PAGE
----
Well, we’ve been making a home. In March, Eric and I packed up our cat, our loveseat,  two bookshelves and way too many books, and drove away from Northern California, land of amber-colored light, and drop-dead-gorgeous hikes, and perfect lattes, and so many people who simply “get it.” Yep, we did that. We left there. When I close my eyes and think of California, I see the view of the Claremont Hotel we had from our street in Berkeley, that stately white building nestled in the hills, romantic and bathed in orange light. Every once in awhile I do miss California.

But today I sit on the front porch of our new home, seven blocks from the Mississippi, in Minneapolis. From here, I see perennials bursting forth from our front yard–right now the purple coneflowers are in bloom, and the maroon-colored lilies, and some sweet yellow flowers that I haven’t yet identified. I’ve probably spent a hundred hours in that yard already, digging out invasives, relocating perennials, shoveling mulch, planting perennials I’ve been gifted from friends and neighbors. We’ve got a heck of a lot of lawn here, but slowly we’ve been turning it into garden, and one day, our house will be nestled behind a messy tableau of mature plants, with nary a blade of grass in sight. To tell you that I love working in our garden would be a drastic understatement. Having a piece of the earth to tend, avidly and with love, has brought a peace and satisfaction to my life that I have been craving so long I’d forgotten what to call it. The garden gives me a place to learn simple natural truths– that each plant has its preferences and its quirks, that time is as essential to growing things as water and soil. My appetite for this kind of knowledge is insatiable.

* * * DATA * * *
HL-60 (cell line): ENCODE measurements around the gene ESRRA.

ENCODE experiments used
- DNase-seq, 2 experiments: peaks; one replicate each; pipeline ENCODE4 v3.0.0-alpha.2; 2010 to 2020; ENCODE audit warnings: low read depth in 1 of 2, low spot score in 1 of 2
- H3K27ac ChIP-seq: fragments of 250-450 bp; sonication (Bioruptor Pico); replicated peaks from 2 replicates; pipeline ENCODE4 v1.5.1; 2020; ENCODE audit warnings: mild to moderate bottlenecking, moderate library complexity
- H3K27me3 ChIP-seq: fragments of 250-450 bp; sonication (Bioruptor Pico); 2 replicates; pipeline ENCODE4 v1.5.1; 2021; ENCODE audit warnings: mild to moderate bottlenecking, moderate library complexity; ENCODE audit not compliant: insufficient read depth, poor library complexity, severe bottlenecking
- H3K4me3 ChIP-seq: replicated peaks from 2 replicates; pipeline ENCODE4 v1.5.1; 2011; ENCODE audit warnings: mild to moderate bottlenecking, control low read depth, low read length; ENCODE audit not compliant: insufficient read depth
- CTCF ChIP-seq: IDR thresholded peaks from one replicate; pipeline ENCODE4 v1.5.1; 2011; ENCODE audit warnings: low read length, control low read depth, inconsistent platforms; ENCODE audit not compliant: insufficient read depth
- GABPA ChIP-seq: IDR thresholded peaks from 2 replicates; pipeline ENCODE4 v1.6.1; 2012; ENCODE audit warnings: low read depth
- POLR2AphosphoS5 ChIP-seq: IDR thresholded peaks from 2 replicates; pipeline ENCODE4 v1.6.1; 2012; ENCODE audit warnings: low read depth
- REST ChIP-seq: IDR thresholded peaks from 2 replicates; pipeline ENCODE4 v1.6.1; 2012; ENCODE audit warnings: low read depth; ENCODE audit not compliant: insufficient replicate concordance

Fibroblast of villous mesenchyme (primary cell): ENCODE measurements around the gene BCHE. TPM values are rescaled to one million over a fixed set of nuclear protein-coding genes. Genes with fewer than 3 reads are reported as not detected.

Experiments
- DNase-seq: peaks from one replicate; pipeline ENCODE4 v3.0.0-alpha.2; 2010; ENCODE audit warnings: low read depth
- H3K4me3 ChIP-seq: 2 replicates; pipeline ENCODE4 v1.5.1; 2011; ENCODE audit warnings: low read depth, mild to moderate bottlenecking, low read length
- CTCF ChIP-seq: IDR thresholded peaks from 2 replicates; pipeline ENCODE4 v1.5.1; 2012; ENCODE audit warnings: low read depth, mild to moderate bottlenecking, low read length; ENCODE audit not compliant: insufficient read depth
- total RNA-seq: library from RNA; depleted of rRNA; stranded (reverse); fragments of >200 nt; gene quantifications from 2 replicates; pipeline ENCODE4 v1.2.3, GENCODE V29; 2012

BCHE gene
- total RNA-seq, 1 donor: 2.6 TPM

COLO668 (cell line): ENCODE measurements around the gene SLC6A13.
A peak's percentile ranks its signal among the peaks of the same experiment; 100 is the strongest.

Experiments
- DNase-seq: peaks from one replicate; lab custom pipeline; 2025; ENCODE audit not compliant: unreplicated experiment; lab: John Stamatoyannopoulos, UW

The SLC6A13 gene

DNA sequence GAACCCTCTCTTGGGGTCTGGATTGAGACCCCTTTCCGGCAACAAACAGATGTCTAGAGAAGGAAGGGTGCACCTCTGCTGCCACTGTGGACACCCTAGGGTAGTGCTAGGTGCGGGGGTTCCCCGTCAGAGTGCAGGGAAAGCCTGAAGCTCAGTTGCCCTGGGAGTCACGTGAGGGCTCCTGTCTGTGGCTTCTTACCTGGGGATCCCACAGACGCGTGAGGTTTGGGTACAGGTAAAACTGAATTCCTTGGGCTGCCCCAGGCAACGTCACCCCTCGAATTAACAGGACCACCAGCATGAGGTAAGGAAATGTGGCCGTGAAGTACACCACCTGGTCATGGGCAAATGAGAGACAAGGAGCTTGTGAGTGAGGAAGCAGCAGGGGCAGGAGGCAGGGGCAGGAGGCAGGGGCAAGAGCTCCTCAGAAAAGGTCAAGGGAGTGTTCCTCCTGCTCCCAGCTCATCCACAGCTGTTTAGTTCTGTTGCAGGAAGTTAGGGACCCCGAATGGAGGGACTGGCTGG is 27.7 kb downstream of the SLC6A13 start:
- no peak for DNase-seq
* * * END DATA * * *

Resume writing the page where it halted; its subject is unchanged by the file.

Meanwhile, our little blue house is slowly turning into more than just a  shelter. Our colorful belongings, in boxes for so long, have been finding their way onto shelves and windowsills. Drawings and photographs that just didn’t fit on the walls in our various apartments are getting the attention they deserve. Slowly, as we can afford to, we add furniture. We have a great futon in our second bedroom and guests are the whole purpose of this place, so please visit.

We got a dog recently. His name’s Wendell, and his sense of joy and abandon fills up every corner of this place. We chose Wendell over the other adorable shelter dogs because he was less interested in wrestling, and more interested in snuggling and licking our faces. Turns out he was just drugged up from his recent surgery, and he does in fact, have plenty of spunk in him. But in general he’s a floppy little guy who loves nothing more than to rest his chin on your leg, gaze upward, and be loved in a really simple way. Dogs just “get it,” don’t they?